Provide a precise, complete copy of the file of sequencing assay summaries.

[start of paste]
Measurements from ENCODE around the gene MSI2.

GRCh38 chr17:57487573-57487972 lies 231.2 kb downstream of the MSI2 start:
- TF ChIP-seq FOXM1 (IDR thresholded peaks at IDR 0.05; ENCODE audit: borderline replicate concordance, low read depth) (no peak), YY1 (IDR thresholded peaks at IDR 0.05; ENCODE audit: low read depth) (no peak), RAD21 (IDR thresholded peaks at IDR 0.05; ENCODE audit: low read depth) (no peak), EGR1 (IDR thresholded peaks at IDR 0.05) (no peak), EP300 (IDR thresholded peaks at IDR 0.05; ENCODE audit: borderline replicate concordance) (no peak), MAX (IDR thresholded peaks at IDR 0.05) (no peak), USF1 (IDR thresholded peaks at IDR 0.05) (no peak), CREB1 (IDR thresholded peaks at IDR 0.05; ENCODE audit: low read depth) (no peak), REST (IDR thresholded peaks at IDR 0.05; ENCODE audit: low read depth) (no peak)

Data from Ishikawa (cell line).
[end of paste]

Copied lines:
Measurements from ENCODE around the gene MSI2.

GRCh38 chr17:57487573-57487972 lies 231.2 kb downstream of the MSI2 start:
- TF ChIP-seq FOXM1 (IDR thresholded peaks at IDR 0.05; ENCODE audit: borderline replicate concordance, low read depth) (no peak), YY1 (IDR thresholded peaks at IDR 0.05; ENCODE audit: low read depth) (no peak), RAD21 (IDR thresholded peaks at IDR 0.05; ENCODE audit: low read depth) (no peak), EGR1 (IDR thresholded peaks at IDR 0.05) (no peak), EP300 (IDR thresholded peaks at IDR 0.05; ENCODE audit: borderline replicate concordance) (no peak), MAX (IDR thresholded peaks at IDR 0.05) (no peak), USF1 (IDR thresholded peaks at IDR 0.05) (no peak), CREB1 (IDR thresholded peaks at IDR 0.05; ENCODE audit: low read depth) (no peak), REST (IDR thresholded peaks at IDR 0.05; ENCODE audit: low read depth) (no peak)

Data from Ishikawa (cell line).